Andrew Eaton-Lewis: You want to talk about feminist role models? Look no further than Nora Ephron

MY DAUGHTER will be ten years old this week, and is growing up fast. She likes Lady Gaga, Katy Perry and Florence + the Machine, so is probably the obvious target market for Viva Forever, the Spice Girls’ attempt to introduce “girl power” (and their back catalogue) to a new generation.

The question of whether or not the Spice Girls are feminist icons is explored elsewhere in this newspaper, so all I’ll add here is that I tend towards the answer “yes” – as long as you mean a simplified version of feminism for children, in much the same way as the Wiggles help teach pre-schoolers basic facts about fruit.

I would, however, much rather tell my little girl about the life of Nora Ephron, who died last week. You want to talk about feminist role models? Ephron was far more qualified for that status than Geri Halliwell and Co.

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She was best known as the woman who wrote When Harry Met Sally and Sleepless In Seattle, and if all she’d done with her life was bring those iconic movies into the world, that’d be a formidable legacy. But Ephron led a remarkable, rich and eventful life. She was, at various times, a novelist, a playwright, a screenwriter, a director and a producer. In the 60s she was an intern to John F Kennedy, before starting a career in journalism, writing for the New York Times and Esquire. In the 70s, famously, she married Carl Bernstein, and worked on the script for All The President’s Men, the film based on Bernstein and Bob Woodward’s exposure of the Watergate scandal.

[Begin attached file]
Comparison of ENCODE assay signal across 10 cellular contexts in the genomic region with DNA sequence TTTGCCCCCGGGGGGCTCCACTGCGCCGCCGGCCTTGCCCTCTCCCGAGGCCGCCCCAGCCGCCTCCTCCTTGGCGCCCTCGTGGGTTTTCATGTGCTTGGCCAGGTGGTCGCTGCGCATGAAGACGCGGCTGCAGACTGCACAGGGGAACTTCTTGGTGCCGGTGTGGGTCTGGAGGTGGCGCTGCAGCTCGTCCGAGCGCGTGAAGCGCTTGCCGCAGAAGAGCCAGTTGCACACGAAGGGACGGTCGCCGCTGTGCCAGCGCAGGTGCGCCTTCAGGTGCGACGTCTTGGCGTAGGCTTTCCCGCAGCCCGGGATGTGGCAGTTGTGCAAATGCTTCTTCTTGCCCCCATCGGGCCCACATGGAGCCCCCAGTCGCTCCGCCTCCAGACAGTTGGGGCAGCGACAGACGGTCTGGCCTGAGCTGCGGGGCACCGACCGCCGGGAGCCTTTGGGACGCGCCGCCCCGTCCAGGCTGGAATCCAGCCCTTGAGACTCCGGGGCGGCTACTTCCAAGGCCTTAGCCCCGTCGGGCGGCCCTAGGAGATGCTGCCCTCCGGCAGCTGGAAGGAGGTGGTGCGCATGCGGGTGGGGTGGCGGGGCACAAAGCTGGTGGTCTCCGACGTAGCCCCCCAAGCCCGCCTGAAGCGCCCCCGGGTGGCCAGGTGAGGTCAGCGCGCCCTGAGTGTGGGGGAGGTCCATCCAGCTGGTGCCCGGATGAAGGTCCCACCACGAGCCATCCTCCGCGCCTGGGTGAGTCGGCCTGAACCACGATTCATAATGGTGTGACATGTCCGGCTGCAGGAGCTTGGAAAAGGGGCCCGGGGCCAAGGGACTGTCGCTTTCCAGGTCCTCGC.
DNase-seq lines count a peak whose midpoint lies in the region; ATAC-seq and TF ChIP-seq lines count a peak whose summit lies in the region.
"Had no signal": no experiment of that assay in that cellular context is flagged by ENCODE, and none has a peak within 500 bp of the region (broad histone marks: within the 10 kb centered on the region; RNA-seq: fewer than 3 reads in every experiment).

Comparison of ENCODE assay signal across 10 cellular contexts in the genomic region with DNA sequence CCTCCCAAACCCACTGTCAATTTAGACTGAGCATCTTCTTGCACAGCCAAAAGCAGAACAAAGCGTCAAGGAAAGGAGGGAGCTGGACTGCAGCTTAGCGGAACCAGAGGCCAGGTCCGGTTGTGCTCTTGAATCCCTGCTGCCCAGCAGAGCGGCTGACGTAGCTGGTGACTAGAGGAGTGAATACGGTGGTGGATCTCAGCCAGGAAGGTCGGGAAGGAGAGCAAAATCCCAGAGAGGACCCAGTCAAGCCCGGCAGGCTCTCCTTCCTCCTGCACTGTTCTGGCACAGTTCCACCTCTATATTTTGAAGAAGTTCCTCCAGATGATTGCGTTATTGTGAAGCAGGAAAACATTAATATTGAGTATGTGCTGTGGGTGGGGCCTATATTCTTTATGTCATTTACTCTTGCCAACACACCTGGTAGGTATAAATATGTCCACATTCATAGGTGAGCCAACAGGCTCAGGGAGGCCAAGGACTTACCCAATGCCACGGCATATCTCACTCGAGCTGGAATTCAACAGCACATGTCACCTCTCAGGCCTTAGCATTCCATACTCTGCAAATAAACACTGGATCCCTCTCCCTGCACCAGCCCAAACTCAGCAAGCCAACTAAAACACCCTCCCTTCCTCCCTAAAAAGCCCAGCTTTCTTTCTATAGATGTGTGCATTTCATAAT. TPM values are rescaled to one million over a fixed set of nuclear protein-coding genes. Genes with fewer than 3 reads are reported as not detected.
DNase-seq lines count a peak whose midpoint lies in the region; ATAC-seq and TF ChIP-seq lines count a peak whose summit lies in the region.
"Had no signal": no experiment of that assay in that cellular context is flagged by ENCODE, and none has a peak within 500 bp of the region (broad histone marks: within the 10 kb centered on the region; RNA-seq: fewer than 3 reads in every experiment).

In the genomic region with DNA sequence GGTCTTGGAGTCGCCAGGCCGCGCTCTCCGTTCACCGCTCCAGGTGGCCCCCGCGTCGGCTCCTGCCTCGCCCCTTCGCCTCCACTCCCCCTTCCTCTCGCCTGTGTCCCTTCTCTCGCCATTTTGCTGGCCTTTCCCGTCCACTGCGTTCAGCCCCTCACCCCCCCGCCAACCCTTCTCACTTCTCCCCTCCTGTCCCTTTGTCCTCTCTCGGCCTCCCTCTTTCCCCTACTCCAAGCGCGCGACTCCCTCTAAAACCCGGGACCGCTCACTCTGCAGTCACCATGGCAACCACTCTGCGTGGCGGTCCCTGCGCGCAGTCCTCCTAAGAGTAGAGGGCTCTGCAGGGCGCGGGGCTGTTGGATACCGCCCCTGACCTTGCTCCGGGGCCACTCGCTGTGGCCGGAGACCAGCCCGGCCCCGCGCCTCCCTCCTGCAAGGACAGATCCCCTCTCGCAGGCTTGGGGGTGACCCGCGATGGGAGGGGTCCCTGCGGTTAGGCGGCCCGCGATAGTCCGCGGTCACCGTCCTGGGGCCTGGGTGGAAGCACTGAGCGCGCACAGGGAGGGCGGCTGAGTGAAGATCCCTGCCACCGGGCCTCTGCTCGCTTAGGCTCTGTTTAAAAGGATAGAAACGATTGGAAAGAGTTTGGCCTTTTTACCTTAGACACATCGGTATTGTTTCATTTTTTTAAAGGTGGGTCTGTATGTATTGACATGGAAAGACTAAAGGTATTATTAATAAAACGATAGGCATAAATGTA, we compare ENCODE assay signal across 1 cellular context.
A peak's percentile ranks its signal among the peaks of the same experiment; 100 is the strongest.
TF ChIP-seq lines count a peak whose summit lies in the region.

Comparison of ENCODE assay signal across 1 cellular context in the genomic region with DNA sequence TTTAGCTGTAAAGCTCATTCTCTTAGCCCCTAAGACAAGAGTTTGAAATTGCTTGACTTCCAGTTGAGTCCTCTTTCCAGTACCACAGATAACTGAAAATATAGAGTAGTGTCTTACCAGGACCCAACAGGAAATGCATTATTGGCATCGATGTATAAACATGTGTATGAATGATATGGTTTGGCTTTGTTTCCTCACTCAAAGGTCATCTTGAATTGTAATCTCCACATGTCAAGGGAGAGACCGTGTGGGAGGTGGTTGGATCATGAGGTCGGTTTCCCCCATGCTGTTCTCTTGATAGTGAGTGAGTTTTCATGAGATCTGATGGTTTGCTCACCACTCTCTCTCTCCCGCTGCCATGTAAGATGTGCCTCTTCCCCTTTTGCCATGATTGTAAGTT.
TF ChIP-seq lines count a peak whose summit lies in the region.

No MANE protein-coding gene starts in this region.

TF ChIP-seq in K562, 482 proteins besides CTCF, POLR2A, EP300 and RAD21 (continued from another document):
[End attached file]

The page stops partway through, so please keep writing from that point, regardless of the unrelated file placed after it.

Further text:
What first made her properly famous, though, was her Oscar-nominated script for the 1983 movie Silkwood. Karen Silkwood was something of a feminist role model too – a courageous woman who stood up to the bosses at the nuclear power plant where she worked, who had put the health of their employees at risk. Some believe she was murdered as a result.

It was When Harry Met Sally, though, that put Ephron on the map. Watching it again now, it’s striking how fresh it still feels – and how none of the endless movies that borrowed its ideas, from Serendipity to Friends With Benefits, have ever equalled it. In the end, Ephron’s own subsequent work couldn’t either, although Sleepless In Seattle came close.

And yet, how many people who love Ephron’s writing actually know what she looked like? Not many, I’m guessing. As it happens, Ephron was pretty damn sexy, but she was famous for her skill, talent, intelligence and wit, not her looks or her clothes. That’s an example worth passing on to your daughters.